Outdoors

Plan ahead or be left behind on adventures

British Columbia’s West Coast Trail hikers plan early for a permit. (Rich Landers)
British Columbia’s West Coast Trail hikers plan early for a permit. (Rich Landers)

Apply soon to reserve spots for rafting, camping, hiking …

Procrastinators lose in the quest to bunk in a Forest Service cabin along the St. Joe River, float a prized Idaho wilderness river or backpack through certain prized wilderness areas.

This is the season for thinking ahead to summer adventures that require a special permit or reservations.

Campers seeking a stay at popular national park or national forest cabins, lookouts and campgrounds generally can make reservations up to 180 days in advance to the date of arrival. That means on-the-ball planners already are making reservations as far out as the third week in July at popular parks such as Glacier and Yellowstone or nifty rooms with a view such as Gem Peak Lookout in the Kootenai National Forest.

River rafters and paddlers seeking coveted permits for the Selway, Snake, Salmon and Middle Fork Salmon rivers must submit their applications to the Salmon-Challis National Forest for the lottery drawing by Jan. 31.

Backpackers planning a trek into the Enchantment Lakes area of the Alpine Lakes Wilderness near Leavenworth must apply for a lottery on the National Recreation Reservation System (NRRS), (877) 444-6777 or recreation.gov/.

However, not every choice destination is onboard with the national online system. For example, backpacking the classic Wonderland Trail around Mount Rainier requires sending applications by letter or fax to the park.

Entering the lottery for reserving the Red Ives Cabin on the St. Joe River requires a letter of application to the ranger district.

Following is a sampling of the reservation and application considerations to make soon for popular public land destinations:

National forests have many historic cabins and fire lookouts in their popular rental program, including the Red Ives cabin on the St. Joe River District and the Kelly Forks Cabin on the North Fork Clearwater River. Both are accessible by vehicle.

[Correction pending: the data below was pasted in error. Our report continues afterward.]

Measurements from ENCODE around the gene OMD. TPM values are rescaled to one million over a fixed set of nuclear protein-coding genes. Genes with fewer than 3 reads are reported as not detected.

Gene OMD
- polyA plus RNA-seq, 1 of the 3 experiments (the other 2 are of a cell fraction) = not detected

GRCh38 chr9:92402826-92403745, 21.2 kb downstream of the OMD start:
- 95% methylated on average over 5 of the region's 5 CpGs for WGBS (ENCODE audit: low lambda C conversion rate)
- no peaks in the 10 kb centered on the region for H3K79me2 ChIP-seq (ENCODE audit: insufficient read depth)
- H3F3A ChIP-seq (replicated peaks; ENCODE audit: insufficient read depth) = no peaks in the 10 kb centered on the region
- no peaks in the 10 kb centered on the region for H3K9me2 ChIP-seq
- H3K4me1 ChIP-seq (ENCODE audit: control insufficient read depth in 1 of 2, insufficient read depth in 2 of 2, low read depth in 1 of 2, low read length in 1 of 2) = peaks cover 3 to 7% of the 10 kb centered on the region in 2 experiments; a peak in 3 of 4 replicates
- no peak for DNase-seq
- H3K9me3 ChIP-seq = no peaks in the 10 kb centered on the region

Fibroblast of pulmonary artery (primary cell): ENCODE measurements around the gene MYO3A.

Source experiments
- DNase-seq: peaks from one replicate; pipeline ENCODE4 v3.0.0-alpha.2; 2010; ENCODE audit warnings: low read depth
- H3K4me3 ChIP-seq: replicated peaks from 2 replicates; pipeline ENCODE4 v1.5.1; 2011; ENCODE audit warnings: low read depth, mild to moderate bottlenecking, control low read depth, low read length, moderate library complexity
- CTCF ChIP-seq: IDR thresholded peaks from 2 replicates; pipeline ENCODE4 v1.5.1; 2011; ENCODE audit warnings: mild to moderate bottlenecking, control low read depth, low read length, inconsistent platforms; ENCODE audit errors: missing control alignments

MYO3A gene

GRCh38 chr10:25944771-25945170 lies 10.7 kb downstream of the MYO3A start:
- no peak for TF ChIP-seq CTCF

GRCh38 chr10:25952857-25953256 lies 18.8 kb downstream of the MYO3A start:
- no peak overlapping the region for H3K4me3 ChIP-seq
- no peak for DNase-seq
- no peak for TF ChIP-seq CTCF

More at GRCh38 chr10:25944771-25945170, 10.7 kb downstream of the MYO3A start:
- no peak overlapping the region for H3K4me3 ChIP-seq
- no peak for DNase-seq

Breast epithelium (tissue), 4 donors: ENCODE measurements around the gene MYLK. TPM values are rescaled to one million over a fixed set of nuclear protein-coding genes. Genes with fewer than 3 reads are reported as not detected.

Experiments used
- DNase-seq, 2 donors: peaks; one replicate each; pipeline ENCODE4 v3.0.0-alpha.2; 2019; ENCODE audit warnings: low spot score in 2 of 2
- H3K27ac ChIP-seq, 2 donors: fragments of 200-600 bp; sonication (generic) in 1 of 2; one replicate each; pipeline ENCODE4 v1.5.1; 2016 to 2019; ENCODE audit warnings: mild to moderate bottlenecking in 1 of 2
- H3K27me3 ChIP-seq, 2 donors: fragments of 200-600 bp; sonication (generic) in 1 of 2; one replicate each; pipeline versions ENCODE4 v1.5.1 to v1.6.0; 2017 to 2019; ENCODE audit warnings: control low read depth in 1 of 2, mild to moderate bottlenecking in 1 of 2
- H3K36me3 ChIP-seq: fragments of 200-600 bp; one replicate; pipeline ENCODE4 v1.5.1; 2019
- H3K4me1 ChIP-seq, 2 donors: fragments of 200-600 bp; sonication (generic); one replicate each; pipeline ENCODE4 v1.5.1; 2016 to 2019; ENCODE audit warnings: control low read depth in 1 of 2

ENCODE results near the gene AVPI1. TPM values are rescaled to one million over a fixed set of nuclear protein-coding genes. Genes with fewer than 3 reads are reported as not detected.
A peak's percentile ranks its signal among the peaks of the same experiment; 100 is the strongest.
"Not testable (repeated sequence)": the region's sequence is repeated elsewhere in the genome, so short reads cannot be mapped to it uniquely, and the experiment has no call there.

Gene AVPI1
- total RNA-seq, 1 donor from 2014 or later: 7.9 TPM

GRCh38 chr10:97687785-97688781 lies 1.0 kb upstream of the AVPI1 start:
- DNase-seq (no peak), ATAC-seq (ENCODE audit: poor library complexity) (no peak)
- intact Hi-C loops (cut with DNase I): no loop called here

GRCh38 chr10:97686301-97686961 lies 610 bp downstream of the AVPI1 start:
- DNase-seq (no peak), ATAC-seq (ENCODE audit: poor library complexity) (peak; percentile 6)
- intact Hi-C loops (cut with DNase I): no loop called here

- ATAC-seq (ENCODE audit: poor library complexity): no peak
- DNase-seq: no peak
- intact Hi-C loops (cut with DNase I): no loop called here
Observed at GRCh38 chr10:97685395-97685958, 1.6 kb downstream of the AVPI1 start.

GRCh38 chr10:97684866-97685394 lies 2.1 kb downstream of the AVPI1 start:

The Clearwater National Forest, for example, also offers the Surveyor Ridge fire lookout accessible by vehicle as well as the Liz Creek Cabin off the Lolo Motorway in the Weitas Creek drainage, accessible by trail. Liz Creek Cabin won’t be available until Aug. 11 this year.

Cabin fees start at $40 a night, although a $55 fee is being charged for the Kelly Forks Cabin and $60 for Red Ives because of their choice locations along popular fishing streams.

• Red Ives cabin reservations are assigned in a lottery drawing. Applications are accepted early January through Feb. 28. The application is available from Forest Service offices or online at www.fs.usda.gov/ipnf; click on the Red Ives Quick Link. Successful applicants will be notified by the end of March.

More than 500 applications were received for the 2012 season but only 50 applicants could be selected for reservations. Info: (208) 245-2531.

• Kelly Cabin, Surveyor’s Ridge lookout and Liz Creek cabin are on the NRRS, recreation.com.

• Hogback Homestead on Montana’s Rock Creek east of Missoula, also available through the NRRS, is another coveted cabin on a popular trout stream.

National Parks campsites and lodging can be difficult to find in peak season without a reservation, which can be made six months in advance.

Most reservations for cabins, lookouts and campgrounds can be made on the NRRS.